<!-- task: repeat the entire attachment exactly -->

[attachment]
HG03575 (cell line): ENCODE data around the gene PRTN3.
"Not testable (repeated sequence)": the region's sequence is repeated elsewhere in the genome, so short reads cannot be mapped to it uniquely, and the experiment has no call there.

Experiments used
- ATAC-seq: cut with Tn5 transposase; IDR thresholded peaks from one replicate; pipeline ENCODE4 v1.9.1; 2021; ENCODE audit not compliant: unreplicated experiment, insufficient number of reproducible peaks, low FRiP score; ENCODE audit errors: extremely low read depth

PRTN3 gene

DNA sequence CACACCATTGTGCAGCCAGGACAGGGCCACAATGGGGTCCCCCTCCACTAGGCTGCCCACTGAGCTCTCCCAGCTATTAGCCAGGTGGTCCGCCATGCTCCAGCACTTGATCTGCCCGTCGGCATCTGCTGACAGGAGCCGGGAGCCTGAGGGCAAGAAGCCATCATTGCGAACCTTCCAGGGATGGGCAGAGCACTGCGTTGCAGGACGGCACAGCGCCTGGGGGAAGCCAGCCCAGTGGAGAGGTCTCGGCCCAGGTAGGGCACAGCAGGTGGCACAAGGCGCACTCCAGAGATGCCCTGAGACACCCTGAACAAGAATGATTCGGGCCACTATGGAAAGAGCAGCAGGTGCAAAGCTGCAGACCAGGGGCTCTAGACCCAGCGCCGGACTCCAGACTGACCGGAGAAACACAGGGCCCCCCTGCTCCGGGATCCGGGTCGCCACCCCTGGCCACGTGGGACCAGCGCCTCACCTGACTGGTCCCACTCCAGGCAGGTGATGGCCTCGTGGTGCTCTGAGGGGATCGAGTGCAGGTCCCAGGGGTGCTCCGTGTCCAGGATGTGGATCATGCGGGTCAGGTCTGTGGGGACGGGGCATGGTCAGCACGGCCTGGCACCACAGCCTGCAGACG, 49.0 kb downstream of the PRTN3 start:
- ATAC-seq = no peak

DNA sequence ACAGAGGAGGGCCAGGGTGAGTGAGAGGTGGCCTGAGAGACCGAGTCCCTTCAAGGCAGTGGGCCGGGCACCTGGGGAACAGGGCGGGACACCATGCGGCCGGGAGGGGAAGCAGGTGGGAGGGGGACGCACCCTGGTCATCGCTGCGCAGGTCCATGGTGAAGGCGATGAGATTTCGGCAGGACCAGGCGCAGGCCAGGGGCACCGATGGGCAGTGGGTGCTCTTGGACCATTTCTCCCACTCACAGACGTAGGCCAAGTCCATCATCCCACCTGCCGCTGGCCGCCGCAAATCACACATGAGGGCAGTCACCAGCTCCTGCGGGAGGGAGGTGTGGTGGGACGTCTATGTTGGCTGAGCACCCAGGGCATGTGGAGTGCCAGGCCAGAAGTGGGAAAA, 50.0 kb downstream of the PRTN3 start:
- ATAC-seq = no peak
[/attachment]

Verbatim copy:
HG03575 (cell line): ENCODE data around the gene PRTN3.
"Not testable (repeated sequence)": the region's sequence is repeated elsewhere in the genome, so short reads cannot be mapped to it uniquely, and the experiment has no call there.

Experiments used
- ATAC-seq: cut with Tn5 transposase; IDR thresholded peaks from one replicate; pipeline ENCODE4 v1.9.1; 2021; ENCODE audit not compliant: unreplicated experiment, insufficient number of reproducible peaks, low FRiP score; ENCODE audit errors: extremely low read depth

PRTN3 gene

DNA sequence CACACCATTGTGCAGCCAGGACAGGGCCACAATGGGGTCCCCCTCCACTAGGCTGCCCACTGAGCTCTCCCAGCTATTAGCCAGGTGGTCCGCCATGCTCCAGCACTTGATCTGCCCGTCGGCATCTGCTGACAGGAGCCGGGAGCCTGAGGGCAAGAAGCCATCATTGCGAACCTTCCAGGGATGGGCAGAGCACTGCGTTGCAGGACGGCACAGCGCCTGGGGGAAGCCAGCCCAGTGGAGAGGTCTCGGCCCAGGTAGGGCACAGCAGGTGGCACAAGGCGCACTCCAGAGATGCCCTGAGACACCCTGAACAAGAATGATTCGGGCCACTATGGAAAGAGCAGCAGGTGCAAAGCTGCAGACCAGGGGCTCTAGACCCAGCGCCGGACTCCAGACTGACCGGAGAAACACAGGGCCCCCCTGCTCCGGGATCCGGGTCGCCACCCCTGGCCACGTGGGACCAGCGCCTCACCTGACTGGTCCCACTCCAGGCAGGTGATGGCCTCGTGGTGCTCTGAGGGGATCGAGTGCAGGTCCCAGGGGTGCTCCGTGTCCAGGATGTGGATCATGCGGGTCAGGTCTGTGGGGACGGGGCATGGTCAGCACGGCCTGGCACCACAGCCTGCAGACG, 49.0 kb downstream of the PRTN3 start:
- ATAC-seq = no peak

DNA sequence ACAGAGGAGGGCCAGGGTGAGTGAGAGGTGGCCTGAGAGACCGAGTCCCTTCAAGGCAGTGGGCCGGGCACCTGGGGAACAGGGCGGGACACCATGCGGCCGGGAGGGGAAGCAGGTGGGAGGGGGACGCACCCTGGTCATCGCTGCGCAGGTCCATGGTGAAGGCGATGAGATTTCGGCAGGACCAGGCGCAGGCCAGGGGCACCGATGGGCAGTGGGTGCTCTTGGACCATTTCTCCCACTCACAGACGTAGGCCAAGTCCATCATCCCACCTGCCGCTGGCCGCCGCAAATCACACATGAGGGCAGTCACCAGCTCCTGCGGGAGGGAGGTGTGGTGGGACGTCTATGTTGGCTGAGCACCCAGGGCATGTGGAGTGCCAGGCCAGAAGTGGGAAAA, 50.0 kb downstream of the PRTN3 start:
- ATAC-seq = no peak